Russian developer defends controversial ‘Active Shooter’ video game

The developer for a video game that stimulates a school shooting has found new ways to sell his game after an online gaming platform removed it, following huge backlash from the parents of children killed in school shootings.  

“Active Shooter” was removed from the platform Steam after anti-gun activists and the parents of students killed during school shootings criticized the game for allowing players to simulate school shootings by playing the role of the shooter.  

Ryan Petty, the father of Alaina Petty who was killed in the massacre at Marjory Stoneman Douglas High School in Florida, slammed the game, calling it “despicable,” and said it was “unacceptable” that Steam allowed games like this to be shared.

Anton Makarevskiy, the game’s developer, defended it through his entity, Acid Software, citing free expression rights.

The 21-year-old developer based in Moscow has defended “Active Shooter” in the past, saying that it is a “SWAT stimulator,” and that players have the option to be SWAT or the shooter.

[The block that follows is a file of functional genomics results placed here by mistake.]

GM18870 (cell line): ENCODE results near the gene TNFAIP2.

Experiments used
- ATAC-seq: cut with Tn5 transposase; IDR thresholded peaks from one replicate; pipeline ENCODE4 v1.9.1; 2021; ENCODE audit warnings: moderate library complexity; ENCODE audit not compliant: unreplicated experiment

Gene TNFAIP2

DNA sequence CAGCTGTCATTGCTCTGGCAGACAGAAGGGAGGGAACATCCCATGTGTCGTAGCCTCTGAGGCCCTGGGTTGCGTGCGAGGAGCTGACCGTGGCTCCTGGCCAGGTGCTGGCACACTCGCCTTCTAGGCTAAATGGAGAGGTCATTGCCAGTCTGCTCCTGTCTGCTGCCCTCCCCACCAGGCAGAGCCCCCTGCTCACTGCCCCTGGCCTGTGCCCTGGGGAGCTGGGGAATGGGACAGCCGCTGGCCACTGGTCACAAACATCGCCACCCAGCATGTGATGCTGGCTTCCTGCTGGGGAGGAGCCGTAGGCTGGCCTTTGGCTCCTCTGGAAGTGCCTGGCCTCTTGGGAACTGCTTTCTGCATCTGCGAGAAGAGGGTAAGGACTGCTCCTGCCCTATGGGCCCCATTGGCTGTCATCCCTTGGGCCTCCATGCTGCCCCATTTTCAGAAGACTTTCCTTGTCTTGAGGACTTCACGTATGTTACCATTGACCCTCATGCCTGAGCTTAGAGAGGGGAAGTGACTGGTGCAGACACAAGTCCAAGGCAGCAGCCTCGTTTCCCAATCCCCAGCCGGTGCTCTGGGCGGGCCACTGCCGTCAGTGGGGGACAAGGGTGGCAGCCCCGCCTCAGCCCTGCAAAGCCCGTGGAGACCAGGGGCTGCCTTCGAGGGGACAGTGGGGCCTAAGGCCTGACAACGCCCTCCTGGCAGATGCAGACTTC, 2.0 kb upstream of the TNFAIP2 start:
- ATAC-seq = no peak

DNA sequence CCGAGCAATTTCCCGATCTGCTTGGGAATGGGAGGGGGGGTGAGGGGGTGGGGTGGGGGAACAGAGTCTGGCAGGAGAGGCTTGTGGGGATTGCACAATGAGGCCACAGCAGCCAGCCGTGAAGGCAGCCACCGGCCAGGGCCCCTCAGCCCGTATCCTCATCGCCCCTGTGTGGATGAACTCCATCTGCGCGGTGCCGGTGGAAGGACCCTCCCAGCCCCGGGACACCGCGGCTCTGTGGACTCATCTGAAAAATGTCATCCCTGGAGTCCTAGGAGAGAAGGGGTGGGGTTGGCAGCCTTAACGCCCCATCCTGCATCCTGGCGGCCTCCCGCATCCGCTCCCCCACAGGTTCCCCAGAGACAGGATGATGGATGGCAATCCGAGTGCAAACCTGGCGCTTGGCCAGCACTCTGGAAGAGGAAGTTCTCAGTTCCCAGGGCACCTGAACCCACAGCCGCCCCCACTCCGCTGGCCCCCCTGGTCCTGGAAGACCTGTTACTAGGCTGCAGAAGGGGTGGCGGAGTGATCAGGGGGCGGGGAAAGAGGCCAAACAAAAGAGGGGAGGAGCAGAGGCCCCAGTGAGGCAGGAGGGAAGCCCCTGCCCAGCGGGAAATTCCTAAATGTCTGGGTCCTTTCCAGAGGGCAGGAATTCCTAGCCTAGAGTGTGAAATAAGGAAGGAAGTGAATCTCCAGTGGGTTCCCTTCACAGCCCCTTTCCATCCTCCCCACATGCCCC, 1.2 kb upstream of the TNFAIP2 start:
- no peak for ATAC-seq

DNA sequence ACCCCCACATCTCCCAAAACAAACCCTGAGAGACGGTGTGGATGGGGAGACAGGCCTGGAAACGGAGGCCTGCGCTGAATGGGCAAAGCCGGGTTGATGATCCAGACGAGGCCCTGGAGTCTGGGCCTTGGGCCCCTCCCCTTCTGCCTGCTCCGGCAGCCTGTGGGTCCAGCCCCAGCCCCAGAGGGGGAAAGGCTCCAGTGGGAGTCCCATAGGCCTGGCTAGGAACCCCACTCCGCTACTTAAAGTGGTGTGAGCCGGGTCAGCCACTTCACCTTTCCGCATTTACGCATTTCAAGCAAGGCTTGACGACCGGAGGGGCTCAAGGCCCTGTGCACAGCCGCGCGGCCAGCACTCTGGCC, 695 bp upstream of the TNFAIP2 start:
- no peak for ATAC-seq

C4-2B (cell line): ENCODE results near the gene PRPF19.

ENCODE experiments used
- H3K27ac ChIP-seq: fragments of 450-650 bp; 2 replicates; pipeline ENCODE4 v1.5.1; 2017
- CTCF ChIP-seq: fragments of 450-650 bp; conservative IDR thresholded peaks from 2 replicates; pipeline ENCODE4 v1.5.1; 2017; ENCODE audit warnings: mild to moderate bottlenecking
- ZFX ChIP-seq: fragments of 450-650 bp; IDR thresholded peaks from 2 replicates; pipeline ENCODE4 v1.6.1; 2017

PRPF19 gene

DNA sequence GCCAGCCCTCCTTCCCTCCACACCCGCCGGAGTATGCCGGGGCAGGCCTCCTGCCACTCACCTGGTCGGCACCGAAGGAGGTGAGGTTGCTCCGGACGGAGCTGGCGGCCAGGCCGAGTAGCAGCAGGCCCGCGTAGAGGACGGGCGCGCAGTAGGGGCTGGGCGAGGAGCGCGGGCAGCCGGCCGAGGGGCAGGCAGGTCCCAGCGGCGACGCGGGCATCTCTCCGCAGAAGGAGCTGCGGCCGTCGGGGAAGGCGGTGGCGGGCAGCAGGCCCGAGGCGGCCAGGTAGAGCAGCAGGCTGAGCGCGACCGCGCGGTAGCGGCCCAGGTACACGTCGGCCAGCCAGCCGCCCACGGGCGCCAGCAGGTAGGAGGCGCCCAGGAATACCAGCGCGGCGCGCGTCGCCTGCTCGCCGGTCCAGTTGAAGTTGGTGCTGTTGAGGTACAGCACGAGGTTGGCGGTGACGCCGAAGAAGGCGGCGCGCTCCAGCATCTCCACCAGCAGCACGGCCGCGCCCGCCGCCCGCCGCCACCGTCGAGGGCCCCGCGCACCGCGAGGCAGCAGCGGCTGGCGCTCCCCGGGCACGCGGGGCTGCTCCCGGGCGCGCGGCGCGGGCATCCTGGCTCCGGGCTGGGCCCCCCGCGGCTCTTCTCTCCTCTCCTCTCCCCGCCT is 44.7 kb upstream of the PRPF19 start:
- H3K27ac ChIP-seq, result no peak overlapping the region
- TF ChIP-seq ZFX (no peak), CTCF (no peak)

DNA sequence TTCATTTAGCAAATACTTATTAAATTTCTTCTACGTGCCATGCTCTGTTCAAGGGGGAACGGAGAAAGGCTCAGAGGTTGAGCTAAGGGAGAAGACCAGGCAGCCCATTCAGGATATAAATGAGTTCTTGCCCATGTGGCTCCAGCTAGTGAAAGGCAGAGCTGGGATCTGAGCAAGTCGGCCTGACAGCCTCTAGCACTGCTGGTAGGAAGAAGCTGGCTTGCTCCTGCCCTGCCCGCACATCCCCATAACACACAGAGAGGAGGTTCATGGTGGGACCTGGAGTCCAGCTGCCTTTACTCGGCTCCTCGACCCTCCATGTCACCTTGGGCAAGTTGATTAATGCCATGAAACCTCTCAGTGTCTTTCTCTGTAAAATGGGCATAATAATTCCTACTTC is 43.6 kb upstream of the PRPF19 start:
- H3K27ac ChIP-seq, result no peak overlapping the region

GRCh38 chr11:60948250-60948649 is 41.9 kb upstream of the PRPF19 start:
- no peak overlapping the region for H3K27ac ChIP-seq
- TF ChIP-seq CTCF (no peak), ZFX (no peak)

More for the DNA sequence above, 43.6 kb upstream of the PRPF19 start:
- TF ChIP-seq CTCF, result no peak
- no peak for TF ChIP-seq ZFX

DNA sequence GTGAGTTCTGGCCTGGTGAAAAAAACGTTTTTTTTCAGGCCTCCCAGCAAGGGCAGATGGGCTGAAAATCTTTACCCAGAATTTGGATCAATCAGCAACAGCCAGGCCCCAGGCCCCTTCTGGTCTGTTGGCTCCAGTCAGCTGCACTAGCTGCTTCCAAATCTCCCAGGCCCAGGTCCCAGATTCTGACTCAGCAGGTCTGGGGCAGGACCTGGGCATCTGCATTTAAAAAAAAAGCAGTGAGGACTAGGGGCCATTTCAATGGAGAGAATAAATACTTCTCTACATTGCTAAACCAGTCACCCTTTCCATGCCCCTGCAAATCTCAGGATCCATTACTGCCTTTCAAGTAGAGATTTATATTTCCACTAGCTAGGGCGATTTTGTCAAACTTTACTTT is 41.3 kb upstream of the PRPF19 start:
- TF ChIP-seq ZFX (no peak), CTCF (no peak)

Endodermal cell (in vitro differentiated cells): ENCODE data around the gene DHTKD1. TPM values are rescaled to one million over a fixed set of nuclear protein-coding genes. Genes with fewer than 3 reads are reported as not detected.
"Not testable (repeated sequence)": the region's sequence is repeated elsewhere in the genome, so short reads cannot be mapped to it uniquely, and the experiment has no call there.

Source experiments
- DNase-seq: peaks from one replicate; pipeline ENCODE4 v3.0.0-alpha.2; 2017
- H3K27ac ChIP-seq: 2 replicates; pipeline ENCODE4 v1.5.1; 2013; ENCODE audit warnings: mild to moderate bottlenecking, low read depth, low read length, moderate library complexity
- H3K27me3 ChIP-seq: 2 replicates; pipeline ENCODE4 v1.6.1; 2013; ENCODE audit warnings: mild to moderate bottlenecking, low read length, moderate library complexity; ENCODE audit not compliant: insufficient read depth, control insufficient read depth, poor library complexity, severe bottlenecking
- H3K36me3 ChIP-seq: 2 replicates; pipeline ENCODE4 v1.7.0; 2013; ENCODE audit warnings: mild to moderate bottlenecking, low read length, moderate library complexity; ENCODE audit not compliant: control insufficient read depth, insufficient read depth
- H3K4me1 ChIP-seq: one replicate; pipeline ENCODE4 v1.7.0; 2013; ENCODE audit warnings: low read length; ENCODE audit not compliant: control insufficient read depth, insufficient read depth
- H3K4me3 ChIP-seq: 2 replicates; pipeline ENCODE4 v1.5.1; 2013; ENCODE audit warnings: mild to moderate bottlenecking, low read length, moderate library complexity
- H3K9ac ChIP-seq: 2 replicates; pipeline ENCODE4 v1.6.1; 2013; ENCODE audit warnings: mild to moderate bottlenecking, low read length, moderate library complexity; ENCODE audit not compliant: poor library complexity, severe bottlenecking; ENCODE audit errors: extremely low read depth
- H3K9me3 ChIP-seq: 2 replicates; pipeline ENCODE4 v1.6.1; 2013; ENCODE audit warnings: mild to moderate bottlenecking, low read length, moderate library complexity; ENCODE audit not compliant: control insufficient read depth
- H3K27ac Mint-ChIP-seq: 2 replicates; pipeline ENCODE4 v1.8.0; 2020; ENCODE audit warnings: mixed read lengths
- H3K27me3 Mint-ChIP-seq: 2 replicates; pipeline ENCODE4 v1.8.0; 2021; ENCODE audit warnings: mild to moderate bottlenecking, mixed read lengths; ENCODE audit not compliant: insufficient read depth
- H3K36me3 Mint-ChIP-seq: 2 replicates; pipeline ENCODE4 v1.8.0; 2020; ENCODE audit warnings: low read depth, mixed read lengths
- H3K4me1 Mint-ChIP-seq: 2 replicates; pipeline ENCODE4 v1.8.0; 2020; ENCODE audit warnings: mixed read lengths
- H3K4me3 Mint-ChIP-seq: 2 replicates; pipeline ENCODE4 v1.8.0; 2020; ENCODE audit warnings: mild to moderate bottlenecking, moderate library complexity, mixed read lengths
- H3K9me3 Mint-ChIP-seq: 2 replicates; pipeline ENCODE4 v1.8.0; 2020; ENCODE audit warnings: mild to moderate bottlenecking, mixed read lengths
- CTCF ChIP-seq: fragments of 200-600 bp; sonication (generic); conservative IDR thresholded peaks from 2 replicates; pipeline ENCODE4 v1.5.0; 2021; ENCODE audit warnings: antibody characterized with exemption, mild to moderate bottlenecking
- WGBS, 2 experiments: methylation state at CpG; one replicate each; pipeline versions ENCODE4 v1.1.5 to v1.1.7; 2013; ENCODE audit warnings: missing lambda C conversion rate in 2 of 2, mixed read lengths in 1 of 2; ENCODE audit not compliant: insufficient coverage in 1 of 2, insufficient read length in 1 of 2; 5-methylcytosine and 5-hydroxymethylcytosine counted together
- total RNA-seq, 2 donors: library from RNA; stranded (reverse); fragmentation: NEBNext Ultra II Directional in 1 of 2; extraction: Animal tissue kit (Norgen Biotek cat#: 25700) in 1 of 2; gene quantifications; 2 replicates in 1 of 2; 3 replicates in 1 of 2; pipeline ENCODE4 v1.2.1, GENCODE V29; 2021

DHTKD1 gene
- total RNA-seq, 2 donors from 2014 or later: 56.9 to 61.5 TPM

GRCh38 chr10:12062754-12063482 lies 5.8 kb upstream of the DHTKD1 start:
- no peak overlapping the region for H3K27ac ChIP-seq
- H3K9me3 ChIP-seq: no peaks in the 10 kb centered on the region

Following the game’s takedown, Acid set up two new websites to host it, but they were taken down Tuesday night. The following day, a company representative announced that they were back up using Russian servers.

Ata Berdyev, of Seattle, who is helping Makarevskiy promote the game, told The Associated Press in emails Tuesday that the new sites generated about 300 free downloads of a demo, 14 sales of the initial game version and four pre-orders of the new version in less than a day.

Berdyev said Makarevskiy “does not keep up with U.S. news” and the release of the game was “just a bad timing.”

“Active Shooter” gives players “game stats” where they can see how many civilians and police officers they kill.

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